Make us your home page
Instagram

Expert says price of Georgia power plant not competitive

ATLANTA — If Georgia was starting from scratch, it could not financially justify the nuclear power plant now under construction.

That conclusion from Georgia's state utility regulators bluntly illustrates how an anticipated boom in nuclear power went bust as natural gas prices plummeted, the economy fell into a severe recession and construction proved pricier than expected.

The latest calculations show that finishing the two new reactors at Plant Vogtle in eastern Georgia by Southern Co. subsidiary Georgia Power is the cheapest financial option. But the numbers are a warning for other utilities considering new construction any time soon.

The figures came in a report filed Friday by Philip Hayet, a consultant who monitors the economics of the nuclear plant for Georgia's Public Service Commission.

Hayet said the nuclear plant is no longer economic compared to building gas-fired plants when factoring in total project costs, estimated fuel prices and the potential that the U.S. government may tax carbon emissions.

"If a decision had to be made today to build a new nuclear project, it would not be justified on the basis of these results," Hayet said.

The development is not surprising given recent trends. With the massive growth in the country's natural gas supply, utilities across the country have canceled or indefinitely delayed new nuclear plants and even shuttered existing ones.

Duke Energy earlier this month halted plans in Florida to build its proposed Levy County nuclear plant, though the utility is still seeking a license. Florida Power & Light, the state's largest utility, also is seeking a license to build two new reactors south of Miami.

But other than the Georgia reactors and a similar project in South Carolina — both already under construction — the prospects for any more new nuclear plants in the near future appear dim.

"The likelihood of someone else going ahead with a new nuclear plant today is very low indeed," said Deutsche Bank analyst Jonathan Arnold.

A Tampa Bay Times investigation in May reached the same conclusion after comparing the cost of the proposed Levy project with an equivalent natural gas facility. Two months later, Duke announced it would cancel the Levy project as part of a settlement agreement over its failed nuclear ambitions in Florida.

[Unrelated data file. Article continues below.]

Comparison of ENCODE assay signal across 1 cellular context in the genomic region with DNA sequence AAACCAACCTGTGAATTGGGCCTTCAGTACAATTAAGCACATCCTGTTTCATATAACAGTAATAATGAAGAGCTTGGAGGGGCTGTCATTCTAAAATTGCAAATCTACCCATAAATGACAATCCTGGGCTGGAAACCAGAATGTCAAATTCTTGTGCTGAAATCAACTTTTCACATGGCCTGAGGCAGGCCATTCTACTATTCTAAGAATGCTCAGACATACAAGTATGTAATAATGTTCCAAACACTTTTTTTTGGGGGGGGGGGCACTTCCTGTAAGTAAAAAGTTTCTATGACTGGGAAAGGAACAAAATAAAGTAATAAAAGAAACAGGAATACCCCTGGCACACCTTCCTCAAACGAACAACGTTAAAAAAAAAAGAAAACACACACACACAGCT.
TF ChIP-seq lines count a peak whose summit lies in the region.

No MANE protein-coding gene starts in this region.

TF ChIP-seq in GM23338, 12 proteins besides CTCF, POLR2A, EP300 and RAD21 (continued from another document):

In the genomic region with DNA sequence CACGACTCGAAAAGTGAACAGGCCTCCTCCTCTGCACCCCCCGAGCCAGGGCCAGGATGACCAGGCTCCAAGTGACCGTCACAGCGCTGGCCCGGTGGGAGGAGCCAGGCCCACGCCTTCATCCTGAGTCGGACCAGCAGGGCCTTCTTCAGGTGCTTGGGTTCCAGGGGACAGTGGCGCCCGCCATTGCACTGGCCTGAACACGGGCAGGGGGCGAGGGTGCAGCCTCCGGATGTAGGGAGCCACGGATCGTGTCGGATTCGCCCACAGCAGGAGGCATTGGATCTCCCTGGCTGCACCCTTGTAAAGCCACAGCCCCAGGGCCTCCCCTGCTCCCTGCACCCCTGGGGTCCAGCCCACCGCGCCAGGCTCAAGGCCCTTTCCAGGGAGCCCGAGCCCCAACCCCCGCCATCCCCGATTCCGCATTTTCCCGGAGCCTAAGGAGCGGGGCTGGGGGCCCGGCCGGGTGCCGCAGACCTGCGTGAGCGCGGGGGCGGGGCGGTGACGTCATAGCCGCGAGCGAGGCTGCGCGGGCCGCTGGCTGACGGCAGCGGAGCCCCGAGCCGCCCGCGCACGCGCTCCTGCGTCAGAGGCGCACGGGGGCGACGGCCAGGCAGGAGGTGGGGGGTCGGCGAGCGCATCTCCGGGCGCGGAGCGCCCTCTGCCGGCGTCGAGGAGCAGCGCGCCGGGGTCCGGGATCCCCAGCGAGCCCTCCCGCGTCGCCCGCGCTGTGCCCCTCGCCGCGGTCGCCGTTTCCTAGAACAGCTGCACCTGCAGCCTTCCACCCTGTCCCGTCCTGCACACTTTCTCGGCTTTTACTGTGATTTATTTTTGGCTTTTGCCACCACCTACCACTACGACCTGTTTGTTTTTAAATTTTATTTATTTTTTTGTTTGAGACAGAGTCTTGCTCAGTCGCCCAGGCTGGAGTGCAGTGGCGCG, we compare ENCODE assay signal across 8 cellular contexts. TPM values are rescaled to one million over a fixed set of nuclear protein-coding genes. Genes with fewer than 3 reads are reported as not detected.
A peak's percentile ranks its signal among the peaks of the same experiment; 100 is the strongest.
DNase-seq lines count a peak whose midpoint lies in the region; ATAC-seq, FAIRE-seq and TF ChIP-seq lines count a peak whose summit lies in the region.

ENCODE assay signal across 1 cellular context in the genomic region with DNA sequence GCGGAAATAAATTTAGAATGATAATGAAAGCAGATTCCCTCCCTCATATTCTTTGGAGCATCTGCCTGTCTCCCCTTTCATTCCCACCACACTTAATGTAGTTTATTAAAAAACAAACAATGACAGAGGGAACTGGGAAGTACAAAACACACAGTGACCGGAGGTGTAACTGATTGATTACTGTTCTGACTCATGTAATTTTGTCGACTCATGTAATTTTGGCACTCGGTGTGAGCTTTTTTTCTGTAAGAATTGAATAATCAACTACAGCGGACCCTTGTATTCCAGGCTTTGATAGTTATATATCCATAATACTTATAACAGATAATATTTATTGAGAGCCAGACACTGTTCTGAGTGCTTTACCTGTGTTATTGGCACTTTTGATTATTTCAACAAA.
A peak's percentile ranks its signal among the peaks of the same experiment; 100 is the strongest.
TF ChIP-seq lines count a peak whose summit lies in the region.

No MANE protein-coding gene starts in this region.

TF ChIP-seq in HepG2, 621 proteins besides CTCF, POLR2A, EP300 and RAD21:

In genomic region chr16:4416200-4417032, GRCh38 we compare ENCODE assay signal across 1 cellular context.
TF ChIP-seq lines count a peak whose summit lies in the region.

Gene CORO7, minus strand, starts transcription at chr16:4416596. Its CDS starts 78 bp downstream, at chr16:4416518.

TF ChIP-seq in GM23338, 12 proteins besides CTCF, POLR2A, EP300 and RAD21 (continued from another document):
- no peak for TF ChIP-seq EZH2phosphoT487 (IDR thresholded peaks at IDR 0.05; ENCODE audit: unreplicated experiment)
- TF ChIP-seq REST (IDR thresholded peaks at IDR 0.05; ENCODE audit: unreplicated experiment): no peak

The utility had hoped to upgrade and extend the life of its now broken and shuttered Crystal River nuclear plant as well as build the Levy facility. The two failed projects ran up a tab of $5 billion. Customers are on the hook for about $3.2 billion of the spending.

Times staff writer Ivan Penn contributed to this report.

Expert says price of Georgia power plant not competitive 08/13/13 [Last modified: Tuesday, August 13, 2013 8:50pm]
Photo reprints | Article reprints

© 2017 Tampa Bay Times

    

Join the discussion: Click to view comments, add yours

Loading...
  1. SeaWorld shares drop Monday to 2017 low after disclosure of federal subpoena

    Tourism

    The Orlando parent company of SeaWorld and Busch Gardens theme parks saw its stock drop 3.5 percent Monday to $15.10, its lowest price of this year.

    Killer whales perform at Shamu Stadium at SeaWorld in Orlando in 2011, before public pressure was placed on the theme park company to curtail its orca shows.SeaWorld has since announced an end to the traditional killer whale entertainment  at its theme parks. [AP Photo/Phelan M. Ebenhack]
  2. Rick Scott appoints longtime ally Jimmy Patronis as Florida CFO

    State Roundup
    Rick Scott appoints Jimmy Patronis (background) as CFO. [STEVE BOUSQUET | Tampa Bay Times]
  3. Local gas prices plummet as Fourth of July holiday travel approaches

    Tourism

    TAMPA — Local gas prices are enjoying an unseasonal dip around the $2 mark just in time for the hectic Fourth of July holiday travel weekend.

    The price of regular unleaded gasoline has dropped to $1.99 at a Rally station on Pasadena Ave. South and Gulfport Boulevard South, South Pasadena.
[SCOTT KEELER   |   Times]

  4. Air bag recalls, lawsuits lead Takata to file for bankruptcy

    Autos

    Shattered by recall costs and lawsuits, Japanese air bag maker Takata Corp. filed Monday for bankruptcy protection in Tokyo and the U.S., saying it was the only way it could keep on supplying replacements for faulty air bag inflators linked to the deaths of at least 16 people.

    Japanese air bag maker Takata Corp. CEO Shigehisa Takada bows during a press conference in Tokyo on Monday. Takata has filed for bankruptcy protection in Tokyo and the U.S., overwhelmed by lawsuits and recall costs related to its production of defective air bag inflators.
[(AP Photo/Shizuo Kambayashi]
  5. Airbag maker Takata bankruptcy filing expected in Japan, U.S.

    Corporate

    DETROIT — Japanese airbag maker Takata Corp. has filed for bankruptcy protection in Tokyo and the U.S., overwhelmed by lawsuits and recall costs related to its production of faulty air bag inflators.